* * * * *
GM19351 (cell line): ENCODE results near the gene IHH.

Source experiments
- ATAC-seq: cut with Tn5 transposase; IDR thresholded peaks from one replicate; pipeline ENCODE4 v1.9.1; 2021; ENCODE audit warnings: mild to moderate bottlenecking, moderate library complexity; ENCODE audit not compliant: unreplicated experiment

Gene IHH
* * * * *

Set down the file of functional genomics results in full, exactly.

GM19351 (cell line): ENCODE results near the gene IHH.

Source experiments
- ATAC-seq: cut with Tn5 transposase; IDR thresholded peaks from one replicate; pipeline ENCODE4 v1.9.1; 2021; ENCODE audit warnings: mild to moderate bottlenecking, moderate library complexity; ENCODE audit not compliant: unreplicated experiment

Gene IHH